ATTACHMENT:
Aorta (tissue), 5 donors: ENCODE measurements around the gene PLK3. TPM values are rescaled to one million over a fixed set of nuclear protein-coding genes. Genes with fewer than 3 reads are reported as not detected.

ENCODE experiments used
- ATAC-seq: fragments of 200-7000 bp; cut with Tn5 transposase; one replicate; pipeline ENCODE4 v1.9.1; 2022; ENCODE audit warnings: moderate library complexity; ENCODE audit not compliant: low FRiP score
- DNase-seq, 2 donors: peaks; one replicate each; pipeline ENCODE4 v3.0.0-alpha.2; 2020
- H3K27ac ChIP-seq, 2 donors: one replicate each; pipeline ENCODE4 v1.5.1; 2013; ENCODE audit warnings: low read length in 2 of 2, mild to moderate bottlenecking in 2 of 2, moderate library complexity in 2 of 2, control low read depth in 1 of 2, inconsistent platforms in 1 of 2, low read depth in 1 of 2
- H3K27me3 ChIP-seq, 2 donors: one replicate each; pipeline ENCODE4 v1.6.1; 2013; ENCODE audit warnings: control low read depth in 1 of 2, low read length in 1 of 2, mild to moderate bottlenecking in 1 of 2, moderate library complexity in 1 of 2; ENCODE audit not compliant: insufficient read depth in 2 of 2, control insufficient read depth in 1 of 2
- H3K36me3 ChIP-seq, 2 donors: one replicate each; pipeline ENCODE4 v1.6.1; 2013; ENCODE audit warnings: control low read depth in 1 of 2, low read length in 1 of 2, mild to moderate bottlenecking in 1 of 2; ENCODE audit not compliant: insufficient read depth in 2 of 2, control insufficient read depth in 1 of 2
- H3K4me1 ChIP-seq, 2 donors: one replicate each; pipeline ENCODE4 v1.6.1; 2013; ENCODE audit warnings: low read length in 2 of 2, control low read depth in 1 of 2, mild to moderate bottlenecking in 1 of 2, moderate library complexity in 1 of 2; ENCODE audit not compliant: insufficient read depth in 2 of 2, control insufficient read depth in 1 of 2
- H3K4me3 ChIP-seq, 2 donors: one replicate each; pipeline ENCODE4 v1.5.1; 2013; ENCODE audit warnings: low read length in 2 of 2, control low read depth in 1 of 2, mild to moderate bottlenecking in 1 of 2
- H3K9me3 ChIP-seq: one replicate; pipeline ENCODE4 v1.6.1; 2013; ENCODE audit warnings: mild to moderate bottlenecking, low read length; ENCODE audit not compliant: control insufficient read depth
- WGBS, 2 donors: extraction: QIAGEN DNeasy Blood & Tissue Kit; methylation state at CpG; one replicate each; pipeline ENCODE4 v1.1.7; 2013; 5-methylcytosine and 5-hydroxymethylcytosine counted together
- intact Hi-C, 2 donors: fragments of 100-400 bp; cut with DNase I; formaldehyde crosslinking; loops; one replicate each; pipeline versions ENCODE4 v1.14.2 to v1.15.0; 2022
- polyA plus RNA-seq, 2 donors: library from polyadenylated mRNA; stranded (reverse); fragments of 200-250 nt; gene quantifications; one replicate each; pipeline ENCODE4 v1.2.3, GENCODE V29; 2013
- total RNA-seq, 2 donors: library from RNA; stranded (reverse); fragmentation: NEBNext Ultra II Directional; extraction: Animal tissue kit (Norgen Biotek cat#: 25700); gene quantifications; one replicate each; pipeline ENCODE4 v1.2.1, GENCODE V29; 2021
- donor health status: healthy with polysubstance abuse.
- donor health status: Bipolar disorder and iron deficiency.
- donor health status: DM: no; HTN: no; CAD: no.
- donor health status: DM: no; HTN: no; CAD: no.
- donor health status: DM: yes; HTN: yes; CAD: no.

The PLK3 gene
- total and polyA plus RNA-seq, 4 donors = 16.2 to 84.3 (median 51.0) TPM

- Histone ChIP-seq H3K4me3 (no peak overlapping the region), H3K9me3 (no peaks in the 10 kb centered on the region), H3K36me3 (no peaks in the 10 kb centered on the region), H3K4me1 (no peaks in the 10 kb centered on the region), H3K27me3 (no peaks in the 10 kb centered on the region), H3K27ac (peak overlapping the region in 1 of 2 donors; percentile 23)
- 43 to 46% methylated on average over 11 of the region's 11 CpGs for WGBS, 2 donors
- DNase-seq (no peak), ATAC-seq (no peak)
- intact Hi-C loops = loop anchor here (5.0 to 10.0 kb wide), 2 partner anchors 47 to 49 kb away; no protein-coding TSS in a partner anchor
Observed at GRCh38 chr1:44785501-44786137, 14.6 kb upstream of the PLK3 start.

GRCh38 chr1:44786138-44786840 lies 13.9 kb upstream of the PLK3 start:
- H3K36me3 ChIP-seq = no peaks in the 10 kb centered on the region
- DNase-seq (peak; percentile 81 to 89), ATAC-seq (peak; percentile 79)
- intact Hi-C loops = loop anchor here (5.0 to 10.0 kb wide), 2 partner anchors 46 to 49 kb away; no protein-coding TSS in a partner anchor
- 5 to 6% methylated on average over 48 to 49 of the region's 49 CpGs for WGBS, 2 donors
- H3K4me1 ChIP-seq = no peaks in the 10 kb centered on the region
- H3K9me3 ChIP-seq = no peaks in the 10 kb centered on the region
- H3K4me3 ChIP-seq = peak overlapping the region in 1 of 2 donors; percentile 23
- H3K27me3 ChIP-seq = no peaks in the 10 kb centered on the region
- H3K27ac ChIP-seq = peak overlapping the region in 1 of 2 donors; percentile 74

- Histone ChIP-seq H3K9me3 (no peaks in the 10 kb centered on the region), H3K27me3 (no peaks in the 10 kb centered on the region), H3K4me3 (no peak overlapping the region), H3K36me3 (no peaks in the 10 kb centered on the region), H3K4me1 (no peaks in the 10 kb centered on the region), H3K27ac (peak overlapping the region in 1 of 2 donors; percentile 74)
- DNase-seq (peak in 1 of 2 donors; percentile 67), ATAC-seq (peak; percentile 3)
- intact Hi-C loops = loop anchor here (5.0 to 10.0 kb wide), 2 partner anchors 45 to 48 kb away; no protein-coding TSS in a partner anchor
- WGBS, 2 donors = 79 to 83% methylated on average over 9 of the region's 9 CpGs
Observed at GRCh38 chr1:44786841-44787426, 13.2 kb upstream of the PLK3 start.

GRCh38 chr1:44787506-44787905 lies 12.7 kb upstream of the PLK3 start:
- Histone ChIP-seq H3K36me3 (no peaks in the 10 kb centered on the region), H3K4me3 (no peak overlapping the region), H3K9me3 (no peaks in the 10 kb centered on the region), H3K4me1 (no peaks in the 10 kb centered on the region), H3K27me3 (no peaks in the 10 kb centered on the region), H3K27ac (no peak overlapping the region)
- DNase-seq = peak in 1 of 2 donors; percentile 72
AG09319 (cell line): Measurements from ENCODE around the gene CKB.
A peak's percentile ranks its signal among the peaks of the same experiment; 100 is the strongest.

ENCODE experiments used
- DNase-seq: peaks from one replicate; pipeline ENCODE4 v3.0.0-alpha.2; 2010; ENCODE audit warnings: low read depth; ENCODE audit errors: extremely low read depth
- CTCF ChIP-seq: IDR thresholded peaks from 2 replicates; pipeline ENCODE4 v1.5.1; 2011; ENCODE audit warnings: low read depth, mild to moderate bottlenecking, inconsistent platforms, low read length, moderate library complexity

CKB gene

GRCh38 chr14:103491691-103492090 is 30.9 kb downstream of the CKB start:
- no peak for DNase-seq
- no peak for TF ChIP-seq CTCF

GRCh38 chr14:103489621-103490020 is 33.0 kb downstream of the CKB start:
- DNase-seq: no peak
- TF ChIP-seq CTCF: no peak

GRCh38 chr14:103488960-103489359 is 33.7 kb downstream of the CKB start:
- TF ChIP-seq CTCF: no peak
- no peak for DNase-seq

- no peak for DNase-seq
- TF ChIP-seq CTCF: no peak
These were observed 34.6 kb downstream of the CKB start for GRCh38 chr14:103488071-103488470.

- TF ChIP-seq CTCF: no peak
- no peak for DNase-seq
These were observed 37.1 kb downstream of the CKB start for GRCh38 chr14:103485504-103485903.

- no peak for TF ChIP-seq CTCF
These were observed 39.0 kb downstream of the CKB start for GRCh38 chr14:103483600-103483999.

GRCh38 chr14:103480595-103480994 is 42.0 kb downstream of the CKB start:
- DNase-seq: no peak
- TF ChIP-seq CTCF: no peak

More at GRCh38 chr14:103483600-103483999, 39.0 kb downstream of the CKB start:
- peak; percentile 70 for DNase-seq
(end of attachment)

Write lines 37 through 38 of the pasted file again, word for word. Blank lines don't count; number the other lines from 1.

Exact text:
- Histone ChIP-seq H3K9me3 (no peaks in the 10 kb centered on the region), H3K27me3 (no peaks in the 10 kb centered on the region), H3K4me3 (no peak overlapping the region), H3K36me3 (no peaks in the 10 kb centered on the region), H3K4me1 (no peaks in the 10 kb centered on the region), H3K27ac (peak overlapping the region in 1 of 2 donors; percentile 74)
- DNase-seq (peak in 1 of 2 donors; percentile 67), ATAC-seq (peak; percentile 3)